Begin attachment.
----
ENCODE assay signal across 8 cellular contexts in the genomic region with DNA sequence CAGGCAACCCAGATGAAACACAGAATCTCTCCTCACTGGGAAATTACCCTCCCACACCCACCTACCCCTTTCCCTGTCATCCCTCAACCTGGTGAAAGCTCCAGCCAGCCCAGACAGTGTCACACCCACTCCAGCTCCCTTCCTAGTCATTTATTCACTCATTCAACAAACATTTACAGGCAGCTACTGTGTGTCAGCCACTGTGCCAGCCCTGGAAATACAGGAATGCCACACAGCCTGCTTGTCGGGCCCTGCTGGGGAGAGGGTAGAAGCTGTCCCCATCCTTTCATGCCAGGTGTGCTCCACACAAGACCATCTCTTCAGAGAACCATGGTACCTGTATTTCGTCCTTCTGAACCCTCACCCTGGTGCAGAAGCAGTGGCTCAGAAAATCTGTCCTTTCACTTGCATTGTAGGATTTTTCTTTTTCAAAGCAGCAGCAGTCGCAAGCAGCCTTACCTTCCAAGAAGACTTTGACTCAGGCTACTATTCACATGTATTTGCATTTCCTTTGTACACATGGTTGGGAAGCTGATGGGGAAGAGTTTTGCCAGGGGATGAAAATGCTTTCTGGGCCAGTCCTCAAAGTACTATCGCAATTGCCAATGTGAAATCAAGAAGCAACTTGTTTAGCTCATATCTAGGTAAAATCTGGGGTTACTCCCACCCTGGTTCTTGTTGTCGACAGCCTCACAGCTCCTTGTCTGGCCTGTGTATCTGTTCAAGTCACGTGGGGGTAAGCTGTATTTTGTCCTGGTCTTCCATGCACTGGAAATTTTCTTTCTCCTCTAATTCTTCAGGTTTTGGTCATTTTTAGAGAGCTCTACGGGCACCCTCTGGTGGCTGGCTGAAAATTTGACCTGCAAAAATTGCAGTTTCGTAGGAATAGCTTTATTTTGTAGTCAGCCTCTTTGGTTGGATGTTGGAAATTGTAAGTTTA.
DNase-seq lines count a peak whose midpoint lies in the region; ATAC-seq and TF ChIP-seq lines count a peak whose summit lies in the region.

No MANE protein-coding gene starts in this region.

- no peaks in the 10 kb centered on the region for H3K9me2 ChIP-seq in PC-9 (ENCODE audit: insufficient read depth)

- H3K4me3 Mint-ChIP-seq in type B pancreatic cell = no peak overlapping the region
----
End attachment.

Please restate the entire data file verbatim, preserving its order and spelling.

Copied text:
ENCODE assay signal across 8 cellular contexts in the genomic region with DNA sequence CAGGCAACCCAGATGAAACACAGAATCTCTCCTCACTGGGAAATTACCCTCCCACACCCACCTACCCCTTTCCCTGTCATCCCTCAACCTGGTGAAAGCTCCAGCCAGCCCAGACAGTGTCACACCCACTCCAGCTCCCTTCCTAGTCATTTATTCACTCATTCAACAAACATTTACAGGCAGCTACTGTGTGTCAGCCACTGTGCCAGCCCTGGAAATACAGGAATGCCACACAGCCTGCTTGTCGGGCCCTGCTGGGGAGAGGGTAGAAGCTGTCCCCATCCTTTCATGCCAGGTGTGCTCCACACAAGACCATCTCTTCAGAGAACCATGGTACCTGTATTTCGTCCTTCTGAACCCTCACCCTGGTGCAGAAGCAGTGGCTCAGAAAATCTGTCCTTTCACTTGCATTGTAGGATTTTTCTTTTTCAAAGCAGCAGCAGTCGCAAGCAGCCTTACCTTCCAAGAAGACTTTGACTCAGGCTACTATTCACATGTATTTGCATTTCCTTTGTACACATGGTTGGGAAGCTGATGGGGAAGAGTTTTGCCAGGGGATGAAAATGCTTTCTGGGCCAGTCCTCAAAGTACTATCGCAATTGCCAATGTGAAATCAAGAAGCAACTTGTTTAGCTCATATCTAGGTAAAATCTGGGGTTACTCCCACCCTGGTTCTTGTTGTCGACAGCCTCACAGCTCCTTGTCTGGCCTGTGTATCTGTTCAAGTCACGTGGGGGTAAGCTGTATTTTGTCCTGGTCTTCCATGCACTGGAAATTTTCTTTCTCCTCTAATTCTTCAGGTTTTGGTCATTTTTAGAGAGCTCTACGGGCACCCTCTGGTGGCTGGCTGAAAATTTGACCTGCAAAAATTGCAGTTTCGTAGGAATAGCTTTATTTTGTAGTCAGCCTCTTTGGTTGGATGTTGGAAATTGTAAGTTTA.
DNase-seq lines count a peak whose midpoint lies in the region; ATAC-seq and TF ChIP-seq lines count a peak whose summit lies in the region.

No MANE protein-coding gene starts in this region.

- no peaks in the 10 kb centered on the region for H3K9me2 ChIP-seq in PC-9 (ENCODE audit: insufficient read depth)

- H3K4me3 Mint-ChIP-seq in type B pancreatic cell = no peak overlapping the region